University Masonic Lodge No. 1190 History

austin masonic lodge

Masonry had a profound effect on the University of Texas in earlier years. As early as 1914, a Masonic study club was active on the University of Texas Campus, the nucleus of which grew by 1920 to consist of thirty-nine active members and nine honorary members. “Believing in Truth, in Justice and in Light as immutable laws of God,” this group looked, “forward to a fuller realization of the ideals of Freemasonry,” and dedicated themselves “to a faithful study of the illustrious past in order that we may better comprehend its great truths.” Brother Wiley Glaze, a member of the study group, summoned up the feeling on the campus when he wrote:

“After World War I, some of these Master Masons, including students and faculty, returned to the campus with a keener realization of the values of the teachings of Freemasonry. To them, Masonry was a science of life, a system of morality, and philosophy of life taught in a society of men by signs, symbols and ceremonies, with a peculiar ritual, having for its purpose, the improvement and perfection of the individual and mankind.”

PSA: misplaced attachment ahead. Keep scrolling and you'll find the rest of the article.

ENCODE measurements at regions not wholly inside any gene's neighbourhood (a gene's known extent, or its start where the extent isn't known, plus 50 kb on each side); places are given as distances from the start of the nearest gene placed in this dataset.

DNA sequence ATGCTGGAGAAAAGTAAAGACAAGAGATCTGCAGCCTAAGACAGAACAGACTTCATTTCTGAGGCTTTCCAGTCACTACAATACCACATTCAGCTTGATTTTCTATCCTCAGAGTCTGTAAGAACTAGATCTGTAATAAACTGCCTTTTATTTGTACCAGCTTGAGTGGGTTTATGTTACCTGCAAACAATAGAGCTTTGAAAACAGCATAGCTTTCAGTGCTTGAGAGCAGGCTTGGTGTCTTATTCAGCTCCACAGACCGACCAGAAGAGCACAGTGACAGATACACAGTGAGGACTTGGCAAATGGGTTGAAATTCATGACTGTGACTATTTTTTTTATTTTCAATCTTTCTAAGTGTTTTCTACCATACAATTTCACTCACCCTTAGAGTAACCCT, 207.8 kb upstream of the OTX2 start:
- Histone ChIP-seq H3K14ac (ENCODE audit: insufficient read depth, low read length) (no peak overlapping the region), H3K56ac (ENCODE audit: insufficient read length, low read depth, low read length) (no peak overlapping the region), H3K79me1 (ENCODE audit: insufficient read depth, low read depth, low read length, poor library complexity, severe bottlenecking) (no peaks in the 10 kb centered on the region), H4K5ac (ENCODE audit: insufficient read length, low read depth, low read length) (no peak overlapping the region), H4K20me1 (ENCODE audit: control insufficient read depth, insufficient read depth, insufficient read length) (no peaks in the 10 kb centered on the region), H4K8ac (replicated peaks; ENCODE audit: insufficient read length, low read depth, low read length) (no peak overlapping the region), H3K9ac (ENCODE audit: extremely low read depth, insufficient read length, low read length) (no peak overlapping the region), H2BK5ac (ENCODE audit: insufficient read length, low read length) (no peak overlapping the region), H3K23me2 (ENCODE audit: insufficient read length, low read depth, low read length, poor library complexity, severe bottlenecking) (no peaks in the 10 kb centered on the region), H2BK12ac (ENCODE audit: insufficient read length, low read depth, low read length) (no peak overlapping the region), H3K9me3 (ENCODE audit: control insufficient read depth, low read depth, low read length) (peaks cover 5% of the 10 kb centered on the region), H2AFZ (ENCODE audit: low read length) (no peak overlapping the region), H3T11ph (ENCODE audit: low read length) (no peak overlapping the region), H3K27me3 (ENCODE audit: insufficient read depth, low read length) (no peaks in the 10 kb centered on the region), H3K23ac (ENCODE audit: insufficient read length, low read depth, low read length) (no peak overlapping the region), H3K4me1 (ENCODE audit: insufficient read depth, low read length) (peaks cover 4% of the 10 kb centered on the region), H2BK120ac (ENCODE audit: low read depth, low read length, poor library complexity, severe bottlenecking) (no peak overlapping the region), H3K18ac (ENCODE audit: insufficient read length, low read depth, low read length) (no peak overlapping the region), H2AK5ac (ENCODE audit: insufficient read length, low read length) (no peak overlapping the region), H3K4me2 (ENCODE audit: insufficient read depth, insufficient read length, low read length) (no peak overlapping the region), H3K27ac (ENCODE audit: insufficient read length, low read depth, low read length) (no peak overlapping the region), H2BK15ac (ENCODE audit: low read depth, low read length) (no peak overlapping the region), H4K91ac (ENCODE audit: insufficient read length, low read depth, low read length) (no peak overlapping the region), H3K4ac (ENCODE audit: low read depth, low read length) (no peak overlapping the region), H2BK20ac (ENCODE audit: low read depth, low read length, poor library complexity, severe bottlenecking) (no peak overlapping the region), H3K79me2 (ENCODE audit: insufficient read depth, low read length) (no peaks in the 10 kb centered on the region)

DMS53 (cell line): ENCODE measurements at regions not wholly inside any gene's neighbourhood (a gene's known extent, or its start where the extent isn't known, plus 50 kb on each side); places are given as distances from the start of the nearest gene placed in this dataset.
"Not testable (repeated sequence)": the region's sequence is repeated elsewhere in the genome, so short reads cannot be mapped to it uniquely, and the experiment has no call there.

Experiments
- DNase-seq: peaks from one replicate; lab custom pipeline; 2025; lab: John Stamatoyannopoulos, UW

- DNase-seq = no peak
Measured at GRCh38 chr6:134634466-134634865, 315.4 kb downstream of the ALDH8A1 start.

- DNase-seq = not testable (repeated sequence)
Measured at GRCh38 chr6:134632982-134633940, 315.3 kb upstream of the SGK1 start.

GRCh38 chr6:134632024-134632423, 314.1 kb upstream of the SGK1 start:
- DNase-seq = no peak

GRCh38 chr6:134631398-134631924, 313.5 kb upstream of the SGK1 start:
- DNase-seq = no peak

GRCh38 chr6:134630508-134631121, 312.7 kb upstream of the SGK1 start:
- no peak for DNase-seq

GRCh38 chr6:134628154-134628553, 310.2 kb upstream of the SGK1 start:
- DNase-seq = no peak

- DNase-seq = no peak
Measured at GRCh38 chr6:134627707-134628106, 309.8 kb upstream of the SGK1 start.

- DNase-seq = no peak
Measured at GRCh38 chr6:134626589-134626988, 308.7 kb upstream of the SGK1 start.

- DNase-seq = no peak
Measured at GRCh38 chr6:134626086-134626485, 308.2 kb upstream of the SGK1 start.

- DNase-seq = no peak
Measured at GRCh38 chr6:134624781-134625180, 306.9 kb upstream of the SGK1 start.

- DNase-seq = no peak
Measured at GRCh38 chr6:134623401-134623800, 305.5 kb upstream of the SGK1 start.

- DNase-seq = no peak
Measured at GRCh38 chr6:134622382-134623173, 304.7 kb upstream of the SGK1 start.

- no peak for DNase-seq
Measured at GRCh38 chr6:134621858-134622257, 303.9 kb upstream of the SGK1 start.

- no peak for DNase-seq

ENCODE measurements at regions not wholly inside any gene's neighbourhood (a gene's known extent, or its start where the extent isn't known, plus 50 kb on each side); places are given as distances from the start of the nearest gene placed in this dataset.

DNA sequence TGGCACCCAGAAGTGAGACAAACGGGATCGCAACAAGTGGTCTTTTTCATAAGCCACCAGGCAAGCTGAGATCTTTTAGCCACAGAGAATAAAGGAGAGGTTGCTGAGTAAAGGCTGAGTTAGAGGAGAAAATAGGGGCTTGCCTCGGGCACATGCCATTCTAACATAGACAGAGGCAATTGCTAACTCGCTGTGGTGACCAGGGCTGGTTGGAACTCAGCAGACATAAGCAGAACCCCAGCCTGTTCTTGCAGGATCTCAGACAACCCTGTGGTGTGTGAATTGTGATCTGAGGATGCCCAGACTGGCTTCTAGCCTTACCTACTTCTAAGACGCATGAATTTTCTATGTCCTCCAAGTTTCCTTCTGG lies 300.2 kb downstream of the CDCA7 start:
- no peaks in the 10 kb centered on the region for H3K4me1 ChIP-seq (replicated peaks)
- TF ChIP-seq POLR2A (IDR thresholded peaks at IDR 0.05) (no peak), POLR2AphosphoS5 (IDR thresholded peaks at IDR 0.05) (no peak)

Albert M. Scott, serving as President of the Masonic Study Club, initiated a movement to gather together all Masons on the University of Texas campus. In a letter dated October 22, 1921, Scott noted that the club met in Room 312 of the Education Building every Thursday evening. In the letter, Scott wrote that no dues were required with the only qualification for joining be that a man be a Mason in good standing. He enclosed a questionnaire which would provide for “some very important information needed for the intelligent conduct of Masonic activities in the Institution.” Special reference was made “to the proposed organization of a new Blue Lodge near campus, to be essentially a University Lodge.” While the nature of the group was serious, he stated that they would find time for a social event like a smoker or barge ride at least once each term. The questionnaire asked if the person was interested in forming such a Lodge, and requested nominations for the top three offices.

university classroom